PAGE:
Author and director E. Raymond Brown garnered notable recognition for his critically acclaimed self-published book, Will the Real Pimps and Ho’s Please Stand Up! Now, along with co-creator William H. Arntz, Brown is taking the conversation of exploitation in modern society to new heights with the film adaptation, Ghetto Physics: Will the Real Pimps and Ho’s Please Stand Up! The term “ghetto physics” stems from principles of metaphysics, which studies the relation between mind and matter. Ghetto Physics adopts the concept of microcosm and macrocosm and applies it to multiple power structures, be it street or corporate culture. The words “pimp” and “ho” is only used as a simplistic metaphor to describe the dynamics of exploitative relationships explored in the film. Recently, E. Raymond Brown took the time to share more on the film and its purpose with the AFRO.

AFRO: What compelled you to produce this film?

E. Raymond Brown: I was already involved in music production for years and that’s how I was kind of aware of the terminology being inundated into pop and hip-hop culture. You know, with the “Big Pimpin,” “Pimp Juice,” “Pimp My Ride” corporate culture…capitalized off of hip-hop culture. I was studying archetypal psychology at the time, so looking at the traditional role patterns in everybody’s folklore and mythology…I started to notice how these terms “pimpin’ hos” were being used. It’s not just about prostitution, it was about power dynamics so it had archetypal significance. I thought no one was putting forth the archetypal analysis so that’s what first prompted me to put together the idea.

AFRO: Were you a little shocked by the dynamic?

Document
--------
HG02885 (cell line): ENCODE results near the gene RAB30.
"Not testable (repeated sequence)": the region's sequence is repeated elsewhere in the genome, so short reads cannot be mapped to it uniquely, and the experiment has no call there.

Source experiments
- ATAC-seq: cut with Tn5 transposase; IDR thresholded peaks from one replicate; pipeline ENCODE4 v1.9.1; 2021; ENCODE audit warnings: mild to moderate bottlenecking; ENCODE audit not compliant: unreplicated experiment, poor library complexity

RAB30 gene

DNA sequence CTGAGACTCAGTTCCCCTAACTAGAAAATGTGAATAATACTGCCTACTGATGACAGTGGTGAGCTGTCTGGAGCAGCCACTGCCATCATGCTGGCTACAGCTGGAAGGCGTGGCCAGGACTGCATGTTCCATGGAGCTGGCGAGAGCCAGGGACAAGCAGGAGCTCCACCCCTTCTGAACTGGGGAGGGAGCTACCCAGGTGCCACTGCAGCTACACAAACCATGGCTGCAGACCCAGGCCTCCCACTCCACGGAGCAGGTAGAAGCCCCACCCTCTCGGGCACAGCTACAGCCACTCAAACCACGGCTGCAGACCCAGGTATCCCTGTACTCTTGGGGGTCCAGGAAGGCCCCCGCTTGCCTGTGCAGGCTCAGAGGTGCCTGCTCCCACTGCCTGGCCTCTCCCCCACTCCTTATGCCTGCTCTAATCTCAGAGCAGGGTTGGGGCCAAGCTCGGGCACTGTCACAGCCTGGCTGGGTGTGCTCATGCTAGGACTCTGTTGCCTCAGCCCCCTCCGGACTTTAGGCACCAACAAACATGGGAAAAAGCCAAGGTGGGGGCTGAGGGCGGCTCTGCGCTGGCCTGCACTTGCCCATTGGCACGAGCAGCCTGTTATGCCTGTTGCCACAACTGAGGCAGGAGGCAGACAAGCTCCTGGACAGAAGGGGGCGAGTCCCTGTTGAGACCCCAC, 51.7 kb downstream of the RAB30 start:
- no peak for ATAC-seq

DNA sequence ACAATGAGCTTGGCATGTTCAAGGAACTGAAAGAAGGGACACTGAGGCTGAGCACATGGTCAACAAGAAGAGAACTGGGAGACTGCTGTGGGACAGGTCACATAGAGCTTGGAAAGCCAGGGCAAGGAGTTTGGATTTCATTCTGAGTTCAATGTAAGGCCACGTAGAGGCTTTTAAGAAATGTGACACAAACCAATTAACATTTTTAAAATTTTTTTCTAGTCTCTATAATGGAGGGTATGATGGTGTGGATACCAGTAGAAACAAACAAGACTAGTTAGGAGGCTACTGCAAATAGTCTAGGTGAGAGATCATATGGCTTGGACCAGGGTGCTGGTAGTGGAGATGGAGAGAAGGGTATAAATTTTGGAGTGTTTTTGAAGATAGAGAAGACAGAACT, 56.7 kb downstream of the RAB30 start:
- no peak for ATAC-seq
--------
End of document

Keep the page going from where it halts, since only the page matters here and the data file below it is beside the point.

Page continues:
ERB: When I first saw the film American Pimp….that was shocking to me. I’m from the hood in L.A., so I’m around the thugs and the drugs and all that. But what was going on with the pimp game just in terms of how those dynamics came together, I was blown away. It amazed me how that realm came together, how there was an equilibrium. And that’s what I think is very interesting…Like if you went and told the average prostitute or whatever on the street, “You shouldn’t be doing this”…you know she or he, if we took it in a non-gender specific, would say “get away from me”…There’s an equilibrium and there’s a commitment by both figures in that situation to the game. 

AFRO: In the movie, you touch on your own experience in the “game.” Can you share what that experience was like?

ERB: I think it’s just overall the American system. Honestly, I tell people I had to do a lot of pimpin’ and hoin’ in to get this film done. Definitely, I’ve experienced both roles. And I’ve never been someone who’s been the big wielder of power. I’m not majorly successful in business or anything like that. I worked…technician gigs and stuff like that. If I had a better understanding of the nature of this system and its workings, the investment game certain expects of the credit game, I could have parlayed myself further.

AFRO: Would you say that exploitation, to a certain degree, is needed to make things work globally?

ERB: Exploitation is just a part of the inherent nature of group dynamics…In a archetypal analysis, some people are just more savvy, more strategic, more domineering. And then some people are more docile and submissive. And neither one of them is better than the other. They both have value, but that’s just the nature of how we are, we have these archetypes woven through us.

AFRO: What do you want people to take away from this film?

ERB: I think our critical thinking is dormant. It’s been dumb down by a lot of electronic media and a lot of manipulation….We’re bombarded by a lot of what I call “Ho Chatter”….So people kind of need that trap to get awaken. That kind of shock conversation that puts it in their face and then they’ll start to think more critically and be aware. 

Bobby Marvin

Special to the AFRO